When Nick Hopkins and Katherine Hirschberg walked across the stage to receive their Master of Divinity degrees at Calvin Theological Seminary’s commencement in May 2012, only God knew where their first steps of ministry would lead.
Fast forward six months to find the two serving at Shawnee Park Christian Reformed Church, a rooted and growing congregation just two miles from the seminary where Katherine and Nick studied. Today Nick serves as Shawnee’s pastor and Katherine as its ministry coordinator.
The paths that led Katherine and Nick to Shawnee are punctuated with promptings, pauses, and redirections from the Lord. Yet perhaps precisely because their journeys have been surprising, both say they are clearly called to serve the Lord and the people of Shawnee Park in this first season of ministry.
Forking Roads and an Identity Shift
Nick Hopkins, a transplanted Canadian from New Brunswick, grew up in Florida. His father was a pastor in the Wesleyan church, and Nick’s involvement in worship leadership started early.
“I grew up singing in the church,” he remembers. “It’s where my musical side was birthed.”
While Nick’s childhood allowed him to explore the church world, only later did he suspect a call to ministry. As a young teen, he sensed the Lord leading him to help people through speech pathology.
On the college hunt, Nick looked for a school with three characteristics: a Christian framework, a speech pathology program, and a gospel choir.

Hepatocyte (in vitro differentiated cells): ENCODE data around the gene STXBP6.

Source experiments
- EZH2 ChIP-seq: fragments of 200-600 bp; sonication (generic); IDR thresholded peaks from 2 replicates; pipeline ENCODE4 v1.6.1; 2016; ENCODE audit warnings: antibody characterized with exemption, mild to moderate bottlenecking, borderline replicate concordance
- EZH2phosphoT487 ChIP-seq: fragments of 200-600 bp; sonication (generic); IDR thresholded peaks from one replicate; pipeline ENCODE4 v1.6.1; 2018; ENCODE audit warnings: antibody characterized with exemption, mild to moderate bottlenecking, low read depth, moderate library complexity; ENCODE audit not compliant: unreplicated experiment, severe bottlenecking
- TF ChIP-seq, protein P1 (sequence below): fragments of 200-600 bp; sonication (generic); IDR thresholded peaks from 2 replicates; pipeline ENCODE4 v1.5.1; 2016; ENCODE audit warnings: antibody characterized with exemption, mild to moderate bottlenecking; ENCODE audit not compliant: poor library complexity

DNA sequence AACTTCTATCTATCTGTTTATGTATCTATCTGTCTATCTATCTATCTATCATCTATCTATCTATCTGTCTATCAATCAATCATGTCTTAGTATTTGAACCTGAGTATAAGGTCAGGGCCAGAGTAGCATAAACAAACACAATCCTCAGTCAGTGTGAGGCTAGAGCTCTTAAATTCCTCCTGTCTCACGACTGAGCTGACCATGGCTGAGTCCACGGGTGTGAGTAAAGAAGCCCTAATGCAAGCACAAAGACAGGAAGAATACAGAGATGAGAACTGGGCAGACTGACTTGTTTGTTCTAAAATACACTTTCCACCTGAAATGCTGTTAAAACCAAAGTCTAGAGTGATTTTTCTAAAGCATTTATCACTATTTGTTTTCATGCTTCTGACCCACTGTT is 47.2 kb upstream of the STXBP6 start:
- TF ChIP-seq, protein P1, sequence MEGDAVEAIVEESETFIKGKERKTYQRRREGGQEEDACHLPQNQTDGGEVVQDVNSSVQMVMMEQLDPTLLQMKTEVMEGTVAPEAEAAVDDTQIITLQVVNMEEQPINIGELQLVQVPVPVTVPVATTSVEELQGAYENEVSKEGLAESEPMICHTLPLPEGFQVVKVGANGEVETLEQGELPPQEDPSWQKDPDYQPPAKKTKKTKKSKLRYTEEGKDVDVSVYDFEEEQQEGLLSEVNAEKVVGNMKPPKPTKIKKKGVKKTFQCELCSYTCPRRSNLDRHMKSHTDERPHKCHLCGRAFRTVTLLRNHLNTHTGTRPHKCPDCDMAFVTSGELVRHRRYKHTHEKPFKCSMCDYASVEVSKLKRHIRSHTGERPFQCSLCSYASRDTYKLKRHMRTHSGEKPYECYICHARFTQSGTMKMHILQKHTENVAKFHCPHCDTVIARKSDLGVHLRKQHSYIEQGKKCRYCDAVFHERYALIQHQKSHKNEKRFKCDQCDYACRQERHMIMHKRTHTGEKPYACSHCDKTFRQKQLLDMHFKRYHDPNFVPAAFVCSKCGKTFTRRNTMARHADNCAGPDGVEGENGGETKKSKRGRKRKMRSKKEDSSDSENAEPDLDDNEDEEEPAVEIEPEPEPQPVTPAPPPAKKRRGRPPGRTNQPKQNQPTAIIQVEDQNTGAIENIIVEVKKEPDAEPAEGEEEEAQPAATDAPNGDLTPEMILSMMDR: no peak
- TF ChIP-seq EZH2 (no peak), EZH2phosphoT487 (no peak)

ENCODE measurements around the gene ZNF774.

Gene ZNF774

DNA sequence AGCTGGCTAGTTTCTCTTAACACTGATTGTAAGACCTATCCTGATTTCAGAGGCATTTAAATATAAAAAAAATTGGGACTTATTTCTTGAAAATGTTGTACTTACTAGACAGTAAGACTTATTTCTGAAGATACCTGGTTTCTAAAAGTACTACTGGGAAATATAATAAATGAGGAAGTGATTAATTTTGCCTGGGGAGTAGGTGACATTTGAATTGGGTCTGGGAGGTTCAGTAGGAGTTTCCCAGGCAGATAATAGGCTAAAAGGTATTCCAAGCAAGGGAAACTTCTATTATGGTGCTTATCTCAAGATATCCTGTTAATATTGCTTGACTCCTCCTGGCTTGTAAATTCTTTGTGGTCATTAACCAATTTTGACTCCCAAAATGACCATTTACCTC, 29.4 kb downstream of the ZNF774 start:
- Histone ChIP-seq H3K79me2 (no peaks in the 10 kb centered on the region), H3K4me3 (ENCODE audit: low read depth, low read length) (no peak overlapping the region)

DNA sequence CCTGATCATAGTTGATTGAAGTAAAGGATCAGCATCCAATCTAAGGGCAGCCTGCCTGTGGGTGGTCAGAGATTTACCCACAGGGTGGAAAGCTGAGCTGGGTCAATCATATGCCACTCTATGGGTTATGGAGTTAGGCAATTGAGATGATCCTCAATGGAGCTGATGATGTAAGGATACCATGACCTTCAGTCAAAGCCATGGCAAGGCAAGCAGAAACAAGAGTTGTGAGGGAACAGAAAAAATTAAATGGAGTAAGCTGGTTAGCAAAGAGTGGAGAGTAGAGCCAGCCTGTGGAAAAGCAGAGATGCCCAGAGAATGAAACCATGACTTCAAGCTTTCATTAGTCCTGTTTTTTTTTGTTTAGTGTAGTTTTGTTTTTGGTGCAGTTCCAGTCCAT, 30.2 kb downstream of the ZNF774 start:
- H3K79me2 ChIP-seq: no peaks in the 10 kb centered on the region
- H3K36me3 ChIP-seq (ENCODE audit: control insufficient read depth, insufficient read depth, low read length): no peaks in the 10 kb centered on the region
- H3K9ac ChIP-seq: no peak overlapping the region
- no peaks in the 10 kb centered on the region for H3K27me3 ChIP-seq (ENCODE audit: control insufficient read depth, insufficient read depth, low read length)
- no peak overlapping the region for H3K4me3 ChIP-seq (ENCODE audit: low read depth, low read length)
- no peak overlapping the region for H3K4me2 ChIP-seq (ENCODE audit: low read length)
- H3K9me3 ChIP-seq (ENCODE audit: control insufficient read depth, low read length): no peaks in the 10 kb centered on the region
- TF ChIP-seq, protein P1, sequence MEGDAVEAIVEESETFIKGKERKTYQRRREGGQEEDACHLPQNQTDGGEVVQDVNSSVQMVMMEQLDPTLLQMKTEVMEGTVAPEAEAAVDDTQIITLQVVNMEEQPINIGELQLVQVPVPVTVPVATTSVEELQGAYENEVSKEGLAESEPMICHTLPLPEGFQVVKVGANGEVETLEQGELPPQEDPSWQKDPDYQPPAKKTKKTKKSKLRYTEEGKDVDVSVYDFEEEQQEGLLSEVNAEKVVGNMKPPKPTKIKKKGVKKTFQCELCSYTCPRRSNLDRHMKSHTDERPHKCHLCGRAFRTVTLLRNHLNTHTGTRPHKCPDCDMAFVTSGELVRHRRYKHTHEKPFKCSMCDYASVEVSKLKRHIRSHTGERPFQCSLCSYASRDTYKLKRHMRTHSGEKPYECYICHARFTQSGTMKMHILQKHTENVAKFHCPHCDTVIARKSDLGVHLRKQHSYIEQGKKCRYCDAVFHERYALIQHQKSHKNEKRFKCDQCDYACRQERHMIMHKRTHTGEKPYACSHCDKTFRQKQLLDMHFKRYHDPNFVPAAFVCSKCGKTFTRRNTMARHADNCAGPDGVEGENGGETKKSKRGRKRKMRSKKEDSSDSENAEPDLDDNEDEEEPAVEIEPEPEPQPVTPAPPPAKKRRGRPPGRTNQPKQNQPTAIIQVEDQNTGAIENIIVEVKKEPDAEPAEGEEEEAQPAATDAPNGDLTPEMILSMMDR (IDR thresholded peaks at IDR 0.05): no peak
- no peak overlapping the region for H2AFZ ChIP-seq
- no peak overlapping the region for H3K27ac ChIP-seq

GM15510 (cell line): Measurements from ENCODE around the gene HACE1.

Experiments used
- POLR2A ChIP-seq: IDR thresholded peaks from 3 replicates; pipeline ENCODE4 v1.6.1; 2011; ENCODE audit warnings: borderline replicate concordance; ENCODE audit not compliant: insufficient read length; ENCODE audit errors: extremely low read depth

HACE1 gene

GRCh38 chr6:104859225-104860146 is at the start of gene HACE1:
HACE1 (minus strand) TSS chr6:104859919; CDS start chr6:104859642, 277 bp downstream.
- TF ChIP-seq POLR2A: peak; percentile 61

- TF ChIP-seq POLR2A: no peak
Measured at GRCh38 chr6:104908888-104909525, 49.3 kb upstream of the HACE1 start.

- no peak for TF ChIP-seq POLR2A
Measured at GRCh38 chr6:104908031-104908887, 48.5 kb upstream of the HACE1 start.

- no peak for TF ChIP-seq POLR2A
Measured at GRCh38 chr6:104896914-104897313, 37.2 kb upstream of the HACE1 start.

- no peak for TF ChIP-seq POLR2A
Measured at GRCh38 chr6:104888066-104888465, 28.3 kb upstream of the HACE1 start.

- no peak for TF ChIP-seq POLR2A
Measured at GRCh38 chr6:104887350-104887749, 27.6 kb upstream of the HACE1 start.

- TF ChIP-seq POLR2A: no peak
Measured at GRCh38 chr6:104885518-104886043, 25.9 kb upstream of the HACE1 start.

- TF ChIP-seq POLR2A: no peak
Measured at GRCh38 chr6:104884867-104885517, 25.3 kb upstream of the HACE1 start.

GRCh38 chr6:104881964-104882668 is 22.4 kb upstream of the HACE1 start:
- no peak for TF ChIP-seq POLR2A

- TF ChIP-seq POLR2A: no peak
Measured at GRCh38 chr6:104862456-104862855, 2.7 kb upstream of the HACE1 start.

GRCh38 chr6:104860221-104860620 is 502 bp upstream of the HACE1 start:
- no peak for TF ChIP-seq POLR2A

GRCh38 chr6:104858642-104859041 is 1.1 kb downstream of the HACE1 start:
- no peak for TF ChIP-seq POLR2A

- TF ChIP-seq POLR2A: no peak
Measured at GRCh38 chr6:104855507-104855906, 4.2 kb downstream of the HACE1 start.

“I had never heard of Calvin College or the Christian Reformed Church,” he says. “But Calvin fit.”
Nick found a home at Calvin. He exercised his worship-leadership gifts in the gospel choir. And he pursued his program of study, speech pathology, with a passion.
Then, in Nick’s sophomore year, his professor called him in for a meeting. “I got the ‘You’re a fine student, but grad school isn’t for you’ conversation,” Nick says. “I thought, ‘What do you mean, professor? God has been leading me toward speech pathology for a decade.’”
With his academic path unclear, the next year Nick served as a student leader on Calvin’s Barnabas Team. His job was to help other students in his residence hall continue to grow in their Christian faith.
He found that he loved the ministry role. “During that time, I began to say, ‘I want to do Barnabas for the rest of my life.’ My burning question became, ‘How do I give ministry away?’”
He also began leading worship at his local church, Madison Square CRC, and in his senior year became the choir director. What to do after graduation was still an open question.
“I thought, ‘I don’t really know what’s next. But I love Grand Rapids, I love my church, I love my mentor. I’m not leaving.’ And one Saturday morning as I was praying I felt like the Lord said, ‘Go apply to seminary.’”
Nick applied to Calvin Seminary, but not to be a pastor. “I wasn’t willing to admit that I was going for an M.Div. So I applied for the master’s degree in worship.”
But God wouldn’t let Nick forget about the M.Div. Several conversations with professors led Nick to reconsider, and when he returned for his second year at seminary, he enrolled in the M.Div. program.
There was still some question of denominational fit. How does a person who grew up Wesleyan find his way to becoming a Christian Reformed pastor?